The moment I’ve been waiting for – testing my bot on my Discord server. With the bot still running from the previous step, I will open my Discord server where the bot is installed and send the message “!help” in the #general channel. And it works! I see the help message I wrote earlier posted to the channel almost immediately by my bot.

Woohoo! Mission accomplished.

Summary

Congratulations on making it through this project with me! I had a lot of fun and hope you did as well. I built a basic Discord bot with Rust and tested it on my Discord server by running it locally.

If you’d like to see a full-working version of this, you can check it out here on GitHub. If you want to make this better, I encourage you to open a pull request! You can ask questions there in an issue or open an issue if you find a bug. All contributions are welcome!

Next Steps

If you’d like to continue hacking on this project further, here are a few ideas:

  • Print a message to the console along with the username of the person who interacted with the bot
  • Add an avatar/icon to the bot
  • Add a second command to the bot
  • Deploy the bot

Let me know if you do this or something similar. We’d love to see what you build.

Resources for Learning More Rust

Looking for more ways to develop your Rust skills? Here are a few recommendations for continuing your learning:

Thanks for reading. Happy coding!

Special thanks to the maintainers of Serenity for the project examples and Will Harris’ article “How to Add a Bot to Discord” both of which made writing this tutorial possible.

To learn more about Facebook Open Source, visit our open source site, subscribe on Youtube, or follow us on Twitter and Facebook.

Facebook Developers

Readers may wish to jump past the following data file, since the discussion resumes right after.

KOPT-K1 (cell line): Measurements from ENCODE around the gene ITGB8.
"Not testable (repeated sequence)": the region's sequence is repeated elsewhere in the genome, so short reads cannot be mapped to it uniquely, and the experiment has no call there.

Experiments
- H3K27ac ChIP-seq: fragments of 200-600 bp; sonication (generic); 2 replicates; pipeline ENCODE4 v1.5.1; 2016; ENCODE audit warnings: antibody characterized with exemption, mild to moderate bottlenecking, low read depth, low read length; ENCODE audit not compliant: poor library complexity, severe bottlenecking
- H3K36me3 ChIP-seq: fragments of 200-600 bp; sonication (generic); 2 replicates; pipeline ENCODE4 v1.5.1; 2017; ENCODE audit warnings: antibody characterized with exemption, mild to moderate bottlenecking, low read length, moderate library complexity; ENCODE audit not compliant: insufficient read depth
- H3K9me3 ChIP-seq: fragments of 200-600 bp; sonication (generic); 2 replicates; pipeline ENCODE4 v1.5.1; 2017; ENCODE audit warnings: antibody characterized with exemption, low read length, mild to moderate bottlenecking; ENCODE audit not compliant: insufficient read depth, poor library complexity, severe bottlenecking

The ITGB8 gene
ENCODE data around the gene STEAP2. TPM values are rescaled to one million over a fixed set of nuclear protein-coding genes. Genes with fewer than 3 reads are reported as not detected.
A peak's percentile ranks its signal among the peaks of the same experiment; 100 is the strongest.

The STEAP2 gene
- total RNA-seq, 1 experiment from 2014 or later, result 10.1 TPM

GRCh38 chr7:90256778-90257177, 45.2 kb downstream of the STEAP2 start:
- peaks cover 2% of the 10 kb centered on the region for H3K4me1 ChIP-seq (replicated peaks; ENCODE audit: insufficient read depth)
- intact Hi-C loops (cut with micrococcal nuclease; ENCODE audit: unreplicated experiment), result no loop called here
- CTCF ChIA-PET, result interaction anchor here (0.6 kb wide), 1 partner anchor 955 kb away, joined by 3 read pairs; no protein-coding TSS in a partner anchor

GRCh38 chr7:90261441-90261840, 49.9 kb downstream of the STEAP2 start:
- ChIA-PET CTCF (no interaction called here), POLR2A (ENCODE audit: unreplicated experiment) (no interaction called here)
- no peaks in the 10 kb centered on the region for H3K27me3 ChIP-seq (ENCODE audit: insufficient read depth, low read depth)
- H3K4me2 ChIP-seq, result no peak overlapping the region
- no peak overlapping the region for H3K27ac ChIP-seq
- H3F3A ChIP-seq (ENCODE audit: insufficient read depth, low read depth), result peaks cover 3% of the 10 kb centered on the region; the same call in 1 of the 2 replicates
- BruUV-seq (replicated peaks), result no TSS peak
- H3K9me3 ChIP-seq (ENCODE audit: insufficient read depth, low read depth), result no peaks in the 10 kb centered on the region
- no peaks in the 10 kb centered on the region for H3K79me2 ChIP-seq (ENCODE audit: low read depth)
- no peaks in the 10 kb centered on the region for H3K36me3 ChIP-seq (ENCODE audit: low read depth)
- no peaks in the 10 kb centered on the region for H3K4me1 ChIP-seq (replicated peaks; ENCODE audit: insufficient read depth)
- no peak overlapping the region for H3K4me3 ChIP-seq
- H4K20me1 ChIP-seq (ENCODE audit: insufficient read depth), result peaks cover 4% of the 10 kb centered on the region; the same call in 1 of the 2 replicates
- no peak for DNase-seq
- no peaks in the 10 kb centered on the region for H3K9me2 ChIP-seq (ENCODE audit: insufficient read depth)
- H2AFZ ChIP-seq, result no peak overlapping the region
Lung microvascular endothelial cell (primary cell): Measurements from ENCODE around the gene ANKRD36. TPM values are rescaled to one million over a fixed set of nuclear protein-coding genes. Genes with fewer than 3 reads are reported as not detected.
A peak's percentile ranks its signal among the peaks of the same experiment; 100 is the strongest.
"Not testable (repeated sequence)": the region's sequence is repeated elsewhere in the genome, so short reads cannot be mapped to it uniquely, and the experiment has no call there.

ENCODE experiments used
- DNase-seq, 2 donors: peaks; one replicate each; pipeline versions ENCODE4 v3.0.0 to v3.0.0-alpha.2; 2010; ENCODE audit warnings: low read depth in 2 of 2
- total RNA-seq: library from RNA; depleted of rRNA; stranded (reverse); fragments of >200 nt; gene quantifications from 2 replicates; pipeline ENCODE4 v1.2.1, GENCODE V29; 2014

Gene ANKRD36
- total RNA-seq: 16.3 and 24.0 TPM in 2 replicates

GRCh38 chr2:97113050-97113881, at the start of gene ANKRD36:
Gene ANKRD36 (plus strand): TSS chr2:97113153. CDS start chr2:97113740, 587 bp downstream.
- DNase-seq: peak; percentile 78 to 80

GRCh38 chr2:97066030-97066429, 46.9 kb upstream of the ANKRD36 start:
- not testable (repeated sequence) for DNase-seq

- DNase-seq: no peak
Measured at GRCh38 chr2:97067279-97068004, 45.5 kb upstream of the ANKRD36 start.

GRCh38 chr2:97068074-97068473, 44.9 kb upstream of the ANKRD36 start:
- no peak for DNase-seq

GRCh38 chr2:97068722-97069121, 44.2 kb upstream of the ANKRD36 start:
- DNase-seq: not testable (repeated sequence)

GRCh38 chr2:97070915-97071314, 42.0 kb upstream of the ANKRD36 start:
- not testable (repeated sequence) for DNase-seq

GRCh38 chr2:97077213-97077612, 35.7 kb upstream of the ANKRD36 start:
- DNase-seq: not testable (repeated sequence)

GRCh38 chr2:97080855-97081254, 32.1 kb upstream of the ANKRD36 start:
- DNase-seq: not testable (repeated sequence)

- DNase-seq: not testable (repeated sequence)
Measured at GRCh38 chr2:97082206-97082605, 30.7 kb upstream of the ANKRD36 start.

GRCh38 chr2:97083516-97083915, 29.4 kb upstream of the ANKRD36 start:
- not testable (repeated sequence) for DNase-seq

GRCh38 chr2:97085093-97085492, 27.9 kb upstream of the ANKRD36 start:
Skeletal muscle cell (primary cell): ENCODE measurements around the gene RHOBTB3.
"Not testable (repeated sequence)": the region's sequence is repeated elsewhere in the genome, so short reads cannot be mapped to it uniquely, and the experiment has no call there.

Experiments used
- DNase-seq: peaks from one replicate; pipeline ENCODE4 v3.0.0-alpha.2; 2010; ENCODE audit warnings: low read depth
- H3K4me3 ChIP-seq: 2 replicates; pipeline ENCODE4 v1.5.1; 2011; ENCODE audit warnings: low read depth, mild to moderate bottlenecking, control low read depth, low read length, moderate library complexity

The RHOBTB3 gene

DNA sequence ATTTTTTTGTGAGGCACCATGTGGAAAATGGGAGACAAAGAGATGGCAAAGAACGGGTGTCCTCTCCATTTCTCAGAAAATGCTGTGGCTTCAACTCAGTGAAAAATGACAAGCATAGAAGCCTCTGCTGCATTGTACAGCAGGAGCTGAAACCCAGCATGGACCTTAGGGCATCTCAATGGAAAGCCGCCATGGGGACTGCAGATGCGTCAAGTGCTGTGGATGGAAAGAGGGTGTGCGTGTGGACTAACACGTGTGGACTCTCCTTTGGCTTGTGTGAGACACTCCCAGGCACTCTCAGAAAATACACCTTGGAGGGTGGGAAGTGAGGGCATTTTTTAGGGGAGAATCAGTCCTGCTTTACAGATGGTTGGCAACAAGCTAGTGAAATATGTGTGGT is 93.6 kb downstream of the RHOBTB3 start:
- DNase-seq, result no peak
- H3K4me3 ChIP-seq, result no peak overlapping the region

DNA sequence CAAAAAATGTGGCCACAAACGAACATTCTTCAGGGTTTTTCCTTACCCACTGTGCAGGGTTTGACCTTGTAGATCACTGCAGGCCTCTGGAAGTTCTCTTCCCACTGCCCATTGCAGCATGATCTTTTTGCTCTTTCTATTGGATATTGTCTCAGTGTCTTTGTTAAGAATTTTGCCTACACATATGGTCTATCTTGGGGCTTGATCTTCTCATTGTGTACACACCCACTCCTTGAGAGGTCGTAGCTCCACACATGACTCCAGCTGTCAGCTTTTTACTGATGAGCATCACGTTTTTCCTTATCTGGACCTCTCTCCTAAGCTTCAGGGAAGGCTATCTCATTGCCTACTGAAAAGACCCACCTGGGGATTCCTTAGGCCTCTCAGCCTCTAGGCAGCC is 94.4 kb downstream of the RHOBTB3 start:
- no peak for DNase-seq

Continue Reading

FACEBOOK

Messenger API to support Instagram

Published

on

Today, we are announcing updates to the Messenger API to support Instagram messaging, giving businesses new tools to manage their customer communications on Instagram at scale. The new API features enable businesses to integrate Instagram messaging with their preferred business applications and workflows; helping drive more meaningful conversations, increase customer satisfaction and grow sales. The updated API is currently in beta with a limited number of developer partners and businesses.

Instagram is a place for emerging culture and trend creation and discovering new brands is a valuable part of this experience. Messaging plays a central role in helping people connect with brands in personal ways through story replies, direct messages, and mentions. Over the last year, total daily conversations between people and businesses on Messenger and Instagram grew over 40 percent. For businesses, the opportunity to drive sales and improve customer satisfaction by having meaningful interactions with people on Instagram messaging is huge.

Instagram is a platform for community building, and we’ve long approached it as a way for us to connect with our customers in a place where they are already spending a lot of their time. With the newly launched Messenger API support for Instagram, we are now able to increase efficiency, drive even stronger user engagement, and easily maintain a two-way dialogue with our followers. This technology has helped us create a new pipeline for best-in-class service and allows for a direct line of communication that’s fast and easy for both customers and our internal team.” – Michael Kors Marketing

Works with your tools and workflows

Businesses want to use a single platform to respond to messages on multiple channels. The Messenger API now allows businesses to manage messages initiated by people throughout their Instagram presence, including Profile, Shops, and Stories. It will be possible for businesses to use information from core business systems right alongside Instagram messaging, enabling more personal conversations that drive better business outcomes. For example, businesses integrating with a CRM system can give agents a holistic view of customer loyalty. Furthermore, existing investments in people, tools, and workflows to manage other communication channels can be leveraged and extended to support customers on Instagram. This update will also bring Facebook Shops messaging features to the Messenger API so businesses can create more engaging and connected customer experiences.